When the Japanese were allowed to return to the West Coast after World War II, only a few members of the Pismo Oceano Vegetable Exchange returned to their farmlands. Although these families had farms to come back to, they had very little capital with which to farm. Furthermore, businesses that were willing to extend them credit were almost nonexistent. Once again, it was the Loomis families along with Jack Snyder, the village blacksmith, and Earl Wilkinson of Wilkinson’s Meat Market who helped their Japanese friends by extending them credit when no one else would be of assistance. Getting their farming operations re-established under these circumstances was no easy task. Due to the lack of capital, the farmers had to do without needed equipment and supplies, while hiring only as much help as they could afford. Instead the entire family both young and old, joined hands and the families helped one another. Together they labored long and strenuous hours, many times well into the night, to get themselves back on their feet.
The Pismo Oceano Vegetable Exchange was reactivated once again in 1946 with Tulie Miura as its manager. Poled peas, which played such an important role in the earlier years, could no longer be grown due to soil disease. Celery took over as the most predominant crop. By the time Ken Kitasako took over as general manager, replacing Miura in 1955, the second generation of farmers, also known as the Nisei generation began their role in the postwar rebuilding process. these individuals included Stone Saruwatari; Kingo Kawaoka; Hilo Fuchiwaki; Kazuo, Seirin, and Saburo Ikeda; Mitsugi and Harry Fukuhara; Haruo and Akio Hayashi; Ken Kobara; Ben Dohi; and Noru Kawaoka. As capital became more readily available, antiquated equipment was updated and packing house facilities were expanded to meet the increased production of the farms. Ironically, it was not until the final year of Kitasako’s long and dedicated 26 years of service that the enlarged cold storage facilities, which he so frequently requested, and the hydro-vacuum cooler were finally installed.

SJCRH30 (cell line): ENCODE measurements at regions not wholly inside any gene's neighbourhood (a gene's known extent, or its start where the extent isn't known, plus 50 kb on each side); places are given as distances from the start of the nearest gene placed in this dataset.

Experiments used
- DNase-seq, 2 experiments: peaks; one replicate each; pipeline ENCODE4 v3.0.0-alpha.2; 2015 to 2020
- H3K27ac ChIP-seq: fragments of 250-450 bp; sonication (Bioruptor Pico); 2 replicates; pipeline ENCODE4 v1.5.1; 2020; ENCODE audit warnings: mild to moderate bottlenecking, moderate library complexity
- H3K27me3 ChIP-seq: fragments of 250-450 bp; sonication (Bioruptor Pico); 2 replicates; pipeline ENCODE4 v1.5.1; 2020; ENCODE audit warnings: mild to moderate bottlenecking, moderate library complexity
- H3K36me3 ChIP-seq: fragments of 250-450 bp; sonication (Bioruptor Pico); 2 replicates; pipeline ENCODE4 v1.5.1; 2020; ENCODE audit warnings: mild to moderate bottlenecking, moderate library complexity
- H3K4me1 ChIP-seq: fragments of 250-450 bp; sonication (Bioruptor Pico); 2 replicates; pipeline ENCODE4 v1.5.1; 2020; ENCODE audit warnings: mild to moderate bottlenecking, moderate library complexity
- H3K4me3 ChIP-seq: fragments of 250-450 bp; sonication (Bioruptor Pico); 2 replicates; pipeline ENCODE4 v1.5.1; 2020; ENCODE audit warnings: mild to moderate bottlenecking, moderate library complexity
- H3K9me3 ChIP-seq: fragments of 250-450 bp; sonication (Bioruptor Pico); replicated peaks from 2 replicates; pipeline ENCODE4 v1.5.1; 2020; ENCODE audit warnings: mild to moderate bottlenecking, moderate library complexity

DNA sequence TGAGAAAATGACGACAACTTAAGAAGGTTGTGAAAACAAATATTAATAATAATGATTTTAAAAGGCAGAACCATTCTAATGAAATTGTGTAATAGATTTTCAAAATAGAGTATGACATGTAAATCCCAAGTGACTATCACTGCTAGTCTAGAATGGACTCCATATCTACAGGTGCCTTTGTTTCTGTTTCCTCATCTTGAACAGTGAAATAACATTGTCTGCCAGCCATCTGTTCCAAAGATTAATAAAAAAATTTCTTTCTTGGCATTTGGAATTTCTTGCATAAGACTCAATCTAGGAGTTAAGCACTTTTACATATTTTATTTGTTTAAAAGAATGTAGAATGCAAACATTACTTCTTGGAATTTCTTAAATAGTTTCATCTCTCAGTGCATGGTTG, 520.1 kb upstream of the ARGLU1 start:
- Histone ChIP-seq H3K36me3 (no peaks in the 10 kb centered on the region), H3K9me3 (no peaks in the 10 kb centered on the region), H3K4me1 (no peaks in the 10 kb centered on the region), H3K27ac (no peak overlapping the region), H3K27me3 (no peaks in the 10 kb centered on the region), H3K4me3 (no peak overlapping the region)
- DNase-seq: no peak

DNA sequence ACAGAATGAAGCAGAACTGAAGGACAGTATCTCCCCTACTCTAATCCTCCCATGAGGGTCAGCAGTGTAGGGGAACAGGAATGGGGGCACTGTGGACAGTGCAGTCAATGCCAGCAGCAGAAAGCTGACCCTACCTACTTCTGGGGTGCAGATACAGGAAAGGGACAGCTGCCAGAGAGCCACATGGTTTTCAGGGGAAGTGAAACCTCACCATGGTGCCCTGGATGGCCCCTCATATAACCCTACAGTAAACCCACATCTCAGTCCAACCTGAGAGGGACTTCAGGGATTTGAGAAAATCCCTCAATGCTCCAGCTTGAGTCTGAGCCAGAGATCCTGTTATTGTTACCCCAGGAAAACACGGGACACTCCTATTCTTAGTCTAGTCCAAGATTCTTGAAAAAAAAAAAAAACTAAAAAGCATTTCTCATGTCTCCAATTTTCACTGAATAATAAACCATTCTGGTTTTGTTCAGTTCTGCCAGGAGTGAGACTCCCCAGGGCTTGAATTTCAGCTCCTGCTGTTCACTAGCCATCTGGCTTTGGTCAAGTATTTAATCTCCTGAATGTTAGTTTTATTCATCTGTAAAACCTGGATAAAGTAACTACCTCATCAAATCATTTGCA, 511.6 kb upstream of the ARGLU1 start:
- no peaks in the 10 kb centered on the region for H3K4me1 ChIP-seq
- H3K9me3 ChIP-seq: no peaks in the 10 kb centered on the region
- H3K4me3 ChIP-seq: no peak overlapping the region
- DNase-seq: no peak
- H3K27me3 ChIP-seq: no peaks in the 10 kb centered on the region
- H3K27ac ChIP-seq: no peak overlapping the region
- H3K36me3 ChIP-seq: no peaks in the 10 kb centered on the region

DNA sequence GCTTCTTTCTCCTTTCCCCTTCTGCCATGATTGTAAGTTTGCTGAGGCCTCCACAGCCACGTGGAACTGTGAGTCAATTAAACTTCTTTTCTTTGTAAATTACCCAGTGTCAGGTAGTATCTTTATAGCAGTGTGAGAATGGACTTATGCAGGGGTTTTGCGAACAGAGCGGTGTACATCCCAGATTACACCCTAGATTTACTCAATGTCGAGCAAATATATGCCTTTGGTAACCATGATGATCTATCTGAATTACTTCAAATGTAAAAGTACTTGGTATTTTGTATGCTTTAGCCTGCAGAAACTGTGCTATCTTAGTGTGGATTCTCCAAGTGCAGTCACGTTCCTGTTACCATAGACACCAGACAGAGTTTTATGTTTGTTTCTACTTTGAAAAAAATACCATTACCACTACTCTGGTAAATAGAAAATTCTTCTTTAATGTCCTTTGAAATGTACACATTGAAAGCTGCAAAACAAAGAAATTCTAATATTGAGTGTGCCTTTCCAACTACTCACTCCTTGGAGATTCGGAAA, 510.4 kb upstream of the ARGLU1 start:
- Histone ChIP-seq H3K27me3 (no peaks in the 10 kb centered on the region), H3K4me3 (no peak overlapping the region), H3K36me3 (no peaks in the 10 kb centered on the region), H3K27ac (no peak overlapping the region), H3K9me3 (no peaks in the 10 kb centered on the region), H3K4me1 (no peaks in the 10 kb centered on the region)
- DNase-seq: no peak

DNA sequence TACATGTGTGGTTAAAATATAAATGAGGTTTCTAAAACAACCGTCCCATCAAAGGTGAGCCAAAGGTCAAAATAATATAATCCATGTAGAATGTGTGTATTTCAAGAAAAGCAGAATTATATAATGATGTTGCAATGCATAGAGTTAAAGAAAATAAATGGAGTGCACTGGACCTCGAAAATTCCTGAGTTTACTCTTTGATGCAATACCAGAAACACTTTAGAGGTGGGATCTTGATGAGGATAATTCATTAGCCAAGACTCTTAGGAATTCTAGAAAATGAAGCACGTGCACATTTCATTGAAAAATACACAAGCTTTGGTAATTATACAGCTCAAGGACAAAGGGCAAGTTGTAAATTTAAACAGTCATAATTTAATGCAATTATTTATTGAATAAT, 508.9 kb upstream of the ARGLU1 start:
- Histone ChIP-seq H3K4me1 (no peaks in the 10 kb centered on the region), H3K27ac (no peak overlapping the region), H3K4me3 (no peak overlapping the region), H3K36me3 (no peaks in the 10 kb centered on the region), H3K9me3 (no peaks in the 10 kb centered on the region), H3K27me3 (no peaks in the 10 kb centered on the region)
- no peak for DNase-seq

Many changes took place in the ensuing years, much of which was dictated by the demands of buyers and consumers. Some of these included better refrigeration technology to improve shelf life, centralized buying to allow trucks to pick up all their needs at one location, palletization to reduce handling costs, and growing more salad-oriented products to meet the needs of people’s eating habits. Due to these changes, changes in technology, and improved efficiencies the volume of sales doubled making Pismo Oceano Vegetable Exchange one of the most important mixed-vegetable shipping companies on the Central Coast. During the course of one year, as many as 24 different vegetables are grown and shipped, including our specialty crop, Nappa Cabbage (Chinese Cabbage). A recent project completed showed that Pismo Oceano Vegetable Exchange is the largest grower-shipper of Nappa Cabbage in North America.
The third generation of the Pismo Oceano Vegetable Exchange, also known as the Sansei generation, are now active in the affairs of the cooperative. Leroy Saruwatari; Stan, Vard, Tom, and James Ikeda; John, Robert, and Alan Hayashi; Gary and Bruce Kobara; Hugh and Peter Dohi are continuing the proud traditions of their families and the cooperative.
The fourth generations of growers, also known as the Yonsei generation, have recently began graduating from high school and college and are also returning back to the farms to continue the strong history and heritage. Brycen Ikeda and Kurtis Kobara are following in their strong family traditions.
Pismo Oceano Vegetable Exchange is a living testimony to the dedication, commitment, and hard work of the Japanese farmers in the South County of San Luis Obispo who overcame many obstacles by working together for more than 85 years to establish a successful agricultural cooperative.